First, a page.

Stella would answer the second part of your question differently on any given day. Do people have natural talent? Can acting be learned? She might say, "Of course, darling, but you have to give up your soul for it." If a student came unprepared to class, she couldn't be subjected to it. On such an occasion, she might just say, "Give it up, darling. Go find yourself a desk job." :D

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Re: Sheana Ochoa, Author of STELLA! Mother of Modern Acting

Postby Sheana Ochoa » April 26th, 2015, 12:16 pm

Oh dear The Question has arrived: the rivalry between Stella and Strasberg!

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Hmmm, how do I go about this without spoiling the book? Strasberg's the external antagonist through much of the story, although he had nothing on Stella's inner conflicts. Just look at the way he's looking at her while she's entertaining the dinner party?
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That pretty much sums it up, no? Here's a book excerpt from my blog "Adler vs. Strasberg" https://stellaadleralifeinart.wordpress ... nal-truth/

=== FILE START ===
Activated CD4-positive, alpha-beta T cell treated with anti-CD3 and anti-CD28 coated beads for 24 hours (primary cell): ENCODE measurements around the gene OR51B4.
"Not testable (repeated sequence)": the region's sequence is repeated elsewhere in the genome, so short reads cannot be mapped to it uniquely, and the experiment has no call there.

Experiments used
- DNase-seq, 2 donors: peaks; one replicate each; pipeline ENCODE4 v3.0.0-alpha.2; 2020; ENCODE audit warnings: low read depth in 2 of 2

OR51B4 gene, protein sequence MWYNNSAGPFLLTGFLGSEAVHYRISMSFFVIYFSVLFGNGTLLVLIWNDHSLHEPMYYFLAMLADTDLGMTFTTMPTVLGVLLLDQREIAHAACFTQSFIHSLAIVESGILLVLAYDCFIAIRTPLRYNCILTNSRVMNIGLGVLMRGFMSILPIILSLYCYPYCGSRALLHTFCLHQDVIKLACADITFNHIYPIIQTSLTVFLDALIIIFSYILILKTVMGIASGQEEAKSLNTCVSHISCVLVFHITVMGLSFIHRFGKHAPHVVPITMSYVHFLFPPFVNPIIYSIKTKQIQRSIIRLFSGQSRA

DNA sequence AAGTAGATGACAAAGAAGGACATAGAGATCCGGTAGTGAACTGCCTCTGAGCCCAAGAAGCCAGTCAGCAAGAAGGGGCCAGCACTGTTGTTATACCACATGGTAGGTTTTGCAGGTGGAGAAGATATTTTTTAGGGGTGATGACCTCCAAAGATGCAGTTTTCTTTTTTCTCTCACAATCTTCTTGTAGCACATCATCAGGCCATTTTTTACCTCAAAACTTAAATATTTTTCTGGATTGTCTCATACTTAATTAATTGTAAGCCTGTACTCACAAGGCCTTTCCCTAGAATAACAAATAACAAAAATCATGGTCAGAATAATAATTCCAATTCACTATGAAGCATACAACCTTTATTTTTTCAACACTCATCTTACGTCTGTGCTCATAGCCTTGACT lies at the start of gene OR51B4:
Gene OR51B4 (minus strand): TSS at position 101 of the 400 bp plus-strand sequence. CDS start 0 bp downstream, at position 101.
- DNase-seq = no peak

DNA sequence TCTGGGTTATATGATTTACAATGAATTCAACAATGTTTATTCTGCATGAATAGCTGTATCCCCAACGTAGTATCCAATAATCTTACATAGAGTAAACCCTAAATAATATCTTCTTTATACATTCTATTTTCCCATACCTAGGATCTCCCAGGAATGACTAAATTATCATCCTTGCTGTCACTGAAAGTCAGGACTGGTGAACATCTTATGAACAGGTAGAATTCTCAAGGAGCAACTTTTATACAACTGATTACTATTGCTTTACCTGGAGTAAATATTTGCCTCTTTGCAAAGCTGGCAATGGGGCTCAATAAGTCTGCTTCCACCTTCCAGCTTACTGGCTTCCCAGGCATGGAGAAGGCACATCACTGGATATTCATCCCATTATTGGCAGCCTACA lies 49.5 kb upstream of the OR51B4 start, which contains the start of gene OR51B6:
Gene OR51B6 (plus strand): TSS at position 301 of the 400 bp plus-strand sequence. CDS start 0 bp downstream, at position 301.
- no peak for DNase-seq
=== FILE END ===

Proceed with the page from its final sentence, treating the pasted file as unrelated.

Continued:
And finally I'll defer to Brando:
Marlon Brando, her most well-known student, wrote: “Little did she know that through her teachings she would impact theatrical culture world wide. Almost all filmmakers anywhere in the world have felt the effects of American films, which have been in turn influenced by Stella Adler’s teachings.” Stella did know what she was doing; she always understood the universal size of art through storytelling and its interpretation. If acting craft had not been revolutionized, modern day acting would be unable to portray Realism and its successors. Ibsen, Shaw, Ionesco, Miller, Williams and others would be left rudderless in an unrefined profession unable to interpret their depth.